(v) In contrast to the Genoese model of adopting a purely “public/private” model of commerce around a Palace (Palazzo) for financial services, in 1374 the Venetians adopted an ecclesiastical model by modifying St Mark’s Basilica and a created a new sacred space called the “sagrestia” (sacristy) for the operation of the camera di prestiti or “Chamber of Loans”; and

(vi) By 1401, the use of a form of financial services began in Barcelona then Valencia was the Plaza de Barcelona or “Plaza of Barcelona” whereby a large public space was divided for merchants and a section was exclusively rented as benches and tables or “banco” for moneylenders. Therefore, the association of moneylenders or loan merchants or pawnbrokers being “banco” or “banks” grew from this formalization of regular markets at a permanent space; and

(vii) In 1406, the Medici of Florence sought to control both financial services and the growing prosperity of trade by demanding an edict from Roman Pontiff Innocent VI (VII) (1404-1406) (Cosimo de Migliorati, Naples) licensed the Medici so that only the Medici could operate moneylending. Thus the Banco di Medici network controlled by a sole family was born; and

(viii) In reaction to the attempted banking monopoly by the Medici of Florence and following Roman Pontiff Gregory VI (XII) (1406-1415) (Angelo Corraro, Venice) coming to power, in late 1406 the Banco della Piazza di Rialto or “Bank of the Piazza of Rialto (Island)” or Bank of Venice was formed. However, instead of being held by one family such as the Medici of Florence, the Bank of Venice granted exclusive franchises eventually to all the ten patriarchal families representing the Council of Ten and leadership of Venice to form “Palaces” or Banking Houses. The first was Palazzo Pisani by 1408, followed by Palazzo Contarini by 1410, Palazzo Priuli by 1415, Palazzo Barbaro by 1425 and then Palazzo Gradenigo and others by 1430; and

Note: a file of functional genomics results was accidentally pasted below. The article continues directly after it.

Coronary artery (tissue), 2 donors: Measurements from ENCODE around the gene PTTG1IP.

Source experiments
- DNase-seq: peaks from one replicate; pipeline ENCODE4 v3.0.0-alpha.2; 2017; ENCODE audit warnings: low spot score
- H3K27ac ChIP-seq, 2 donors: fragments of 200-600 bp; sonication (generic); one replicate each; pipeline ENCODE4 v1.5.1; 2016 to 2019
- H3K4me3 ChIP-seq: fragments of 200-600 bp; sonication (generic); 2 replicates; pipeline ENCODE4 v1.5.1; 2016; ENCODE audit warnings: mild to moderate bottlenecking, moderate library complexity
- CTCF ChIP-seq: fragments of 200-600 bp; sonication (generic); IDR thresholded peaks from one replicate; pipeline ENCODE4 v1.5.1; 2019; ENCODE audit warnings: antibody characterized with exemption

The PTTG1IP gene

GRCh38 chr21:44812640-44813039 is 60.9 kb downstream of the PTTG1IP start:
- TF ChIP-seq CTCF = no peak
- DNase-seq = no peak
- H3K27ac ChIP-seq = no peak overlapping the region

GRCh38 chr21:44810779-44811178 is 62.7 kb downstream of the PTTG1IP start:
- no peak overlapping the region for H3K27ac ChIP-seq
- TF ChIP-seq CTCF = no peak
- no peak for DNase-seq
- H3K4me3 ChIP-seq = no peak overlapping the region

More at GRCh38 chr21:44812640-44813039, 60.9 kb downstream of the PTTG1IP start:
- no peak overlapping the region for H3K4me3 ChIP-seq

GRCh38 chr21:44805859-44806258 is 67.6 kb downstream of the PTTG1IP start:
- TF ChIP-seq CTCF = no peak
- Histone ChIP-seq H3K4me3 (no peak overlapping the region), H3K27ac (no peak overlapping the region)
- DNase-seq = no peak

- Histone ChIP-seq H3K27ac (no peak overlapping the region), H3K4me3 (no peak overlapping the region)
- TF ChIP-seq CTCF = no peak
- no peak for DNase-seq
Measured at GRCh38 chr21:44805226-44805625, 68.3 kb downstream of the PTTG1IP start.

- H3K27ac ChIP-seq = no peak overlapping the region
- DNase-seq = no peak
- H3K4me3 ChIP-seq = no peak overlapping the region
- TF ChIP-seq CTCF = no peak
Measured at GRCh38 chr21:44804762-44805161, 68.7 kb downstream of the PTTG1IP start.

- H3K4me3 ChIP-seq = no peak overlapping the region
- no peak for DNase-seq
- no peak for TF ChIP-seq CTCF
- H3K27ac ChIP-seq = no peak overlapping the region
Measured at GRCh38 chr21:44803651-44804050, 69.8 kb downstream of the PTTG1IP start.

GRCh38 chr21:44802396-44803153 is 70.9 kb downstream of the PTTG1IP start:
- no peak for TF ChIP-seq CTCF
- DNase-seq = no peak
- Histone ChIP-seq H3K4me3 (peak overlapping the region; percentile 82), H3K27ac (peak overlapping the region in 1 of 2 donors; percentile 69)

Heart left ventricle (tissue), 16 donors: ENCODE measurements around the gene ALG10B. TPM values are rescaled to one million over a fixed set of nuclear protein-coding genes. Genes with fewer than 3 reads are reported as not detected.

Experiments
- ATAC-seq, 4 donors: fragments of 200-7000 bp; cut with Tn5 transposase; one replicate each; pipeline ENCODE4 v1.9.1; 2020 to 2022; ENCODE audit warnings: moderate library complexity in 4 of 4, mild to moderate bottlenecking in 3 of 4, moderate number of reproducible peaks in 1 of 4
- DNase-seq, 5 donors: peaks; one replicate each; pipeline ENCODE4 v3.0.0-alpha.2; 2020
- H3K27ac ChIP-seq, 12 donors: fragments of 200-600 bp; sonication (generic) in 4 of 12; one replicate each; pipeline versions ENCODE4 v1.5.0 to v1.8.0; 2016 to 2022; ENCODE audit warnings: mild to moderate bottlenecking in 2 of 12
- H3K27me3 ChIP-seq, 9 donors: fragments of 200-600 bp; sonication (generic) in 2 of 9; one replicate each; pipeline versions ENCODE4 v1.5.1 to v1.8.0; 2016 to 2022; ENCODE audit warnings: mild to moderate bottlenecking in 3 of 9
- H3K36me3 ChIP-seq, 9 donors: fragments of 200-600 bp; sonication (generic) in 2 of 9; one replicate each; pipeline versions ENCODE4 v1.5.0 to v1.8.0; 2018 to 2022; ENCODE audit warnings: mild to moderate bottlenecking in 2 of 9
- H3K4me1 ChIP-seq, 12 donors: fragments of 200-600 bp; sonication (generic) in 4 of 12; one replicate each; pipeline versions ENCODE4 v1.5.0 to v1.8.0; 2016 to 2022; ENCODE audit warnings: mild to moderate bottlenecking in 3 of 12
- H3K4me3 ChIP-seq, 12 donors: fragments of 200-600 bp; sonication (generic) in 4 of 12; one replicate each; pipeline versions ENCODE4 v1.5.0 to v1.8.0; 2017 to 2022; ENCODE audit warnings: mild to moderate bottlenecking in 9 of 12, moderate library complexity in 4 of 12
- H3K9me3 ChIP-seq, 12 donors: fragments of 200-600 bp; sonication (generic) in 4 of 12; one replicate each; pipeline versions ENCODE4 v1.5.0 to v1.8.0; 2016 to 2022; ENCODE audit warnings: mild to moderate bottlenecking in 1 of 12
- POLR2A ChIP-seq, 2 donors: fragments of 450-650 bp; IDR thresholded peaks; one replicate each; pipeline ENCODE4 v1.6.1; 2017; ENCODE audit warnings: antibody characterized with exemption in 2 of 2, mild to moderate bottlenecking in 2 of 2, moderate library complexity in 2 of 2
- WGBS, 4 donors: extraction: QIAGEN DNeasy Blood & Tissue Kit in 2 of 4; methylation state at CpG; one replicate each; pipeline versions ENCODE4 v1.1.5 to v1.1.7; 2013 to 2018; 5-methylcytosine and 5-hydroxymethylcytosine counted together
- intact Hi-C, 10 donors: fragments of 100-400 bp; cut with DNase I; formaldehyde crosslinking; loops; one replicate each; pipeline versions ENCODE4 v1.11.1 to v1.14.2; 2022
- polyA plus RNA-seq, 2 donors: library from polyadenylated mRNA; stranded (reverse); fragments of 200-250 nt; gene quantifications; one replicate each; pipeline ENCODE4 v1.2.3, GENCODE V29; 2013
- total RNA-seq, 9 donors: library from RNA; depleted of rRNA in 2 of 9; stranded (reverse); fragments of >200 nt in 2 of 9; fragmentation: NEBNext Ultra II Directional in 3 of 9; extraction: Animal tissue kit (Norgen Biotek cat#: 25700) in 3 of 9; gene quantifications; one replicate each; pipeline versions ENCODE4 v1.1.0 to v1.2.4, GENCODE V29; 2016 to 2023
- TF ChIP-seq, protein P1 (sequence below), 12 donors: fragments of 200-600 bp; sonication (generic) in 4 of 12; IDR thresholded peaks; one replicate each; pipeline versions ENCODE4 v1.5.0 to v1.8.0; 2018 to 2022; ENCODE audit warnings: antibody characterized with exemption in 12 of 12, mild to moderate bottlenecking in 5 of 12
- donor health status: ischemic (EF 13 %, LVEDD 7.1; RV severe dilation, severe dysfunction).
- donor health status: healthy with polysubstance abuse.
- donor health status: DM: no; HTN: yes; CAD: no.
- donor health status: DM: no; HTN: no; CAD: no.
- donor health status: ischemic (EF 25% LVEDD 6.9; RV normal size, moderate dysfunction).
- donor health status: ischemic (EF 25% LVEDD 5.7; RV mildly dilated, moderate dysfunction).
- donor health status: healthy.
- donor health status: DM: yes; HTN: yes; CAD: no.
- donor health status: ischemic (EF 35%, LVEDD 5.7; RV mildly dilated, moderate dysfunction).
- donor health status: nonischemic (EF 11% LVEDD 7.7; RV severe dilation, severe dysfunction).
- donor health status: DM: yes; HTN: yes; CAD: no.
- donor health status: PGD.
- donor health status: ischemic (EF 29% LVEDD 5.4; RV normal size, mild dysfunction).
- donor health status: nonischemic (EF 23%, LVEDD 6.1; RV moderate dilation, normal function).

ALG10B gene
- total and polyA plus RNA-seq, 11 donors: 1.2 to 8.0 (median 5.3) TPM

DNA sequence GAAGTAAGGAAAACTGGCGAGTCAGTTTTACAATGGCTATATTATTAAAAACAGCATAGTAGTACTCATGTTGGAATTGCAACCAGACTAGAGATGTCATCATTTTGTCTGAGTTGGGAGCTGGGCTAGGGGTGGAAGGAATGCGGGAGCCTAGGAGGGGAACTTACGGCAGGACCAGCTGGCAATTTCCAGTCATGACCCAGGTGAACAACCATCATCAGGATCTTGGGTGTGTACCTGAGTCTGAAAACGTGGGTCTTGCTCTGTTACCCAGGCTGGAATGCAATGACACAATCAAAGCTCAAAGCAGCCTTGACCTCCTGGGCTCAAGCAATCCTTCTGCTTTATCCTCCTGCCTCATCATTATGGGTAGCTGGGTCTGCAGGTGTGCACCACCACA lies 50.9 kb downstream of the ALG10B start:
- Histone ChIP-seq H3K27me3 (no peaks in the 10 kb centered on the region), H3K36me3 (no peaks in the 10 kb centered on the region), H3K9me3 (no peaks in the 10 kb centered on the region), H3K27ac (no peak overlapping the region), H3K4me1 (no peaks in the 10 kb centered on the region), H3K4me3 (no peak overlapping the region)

(ix) During the 15th Century, the trade war between Genoa, Naples, Florence and Venice forced the Venetian Banking Houses to radically modify their business practices by eliminating the need for physical shipment of coin to Venice for settlement (account to account settlement), make the bank the central record of trade as well as market and exchange (Venetian bookkeeping) and agents of the bank accompanying the transport of cargo, shipments and major trade to both record details and validate the exchange remotely for the bank. These skills created out of necessity would prove to be a strength of Venetian banking in the 16th Century and beyond; and

(x) Following the near collapse of the Venetian State against the Habsburgs and Genoa, Venice and Pisan banking families pursued an aggressive stand at establishing a new form of banking intimately linked to royal families whereby the “value” was in knowledge not in stores of gold that could be expropriated by a monarch. The first of these “private partnerships” was in 1515 under Francis I (1515- 1547) of France and the creation of the Chambres des comptes (Court of Exchequer) with the Pisan exiles. The second was in 1518 and the House (Bank) of Pisano and King Henry VIII (1509-1547) of England and another Court of Exchequer. The third was in 1525 in Sweden through Gustav I (1523-1560) of Sweden and the formation of Kammarkollegium.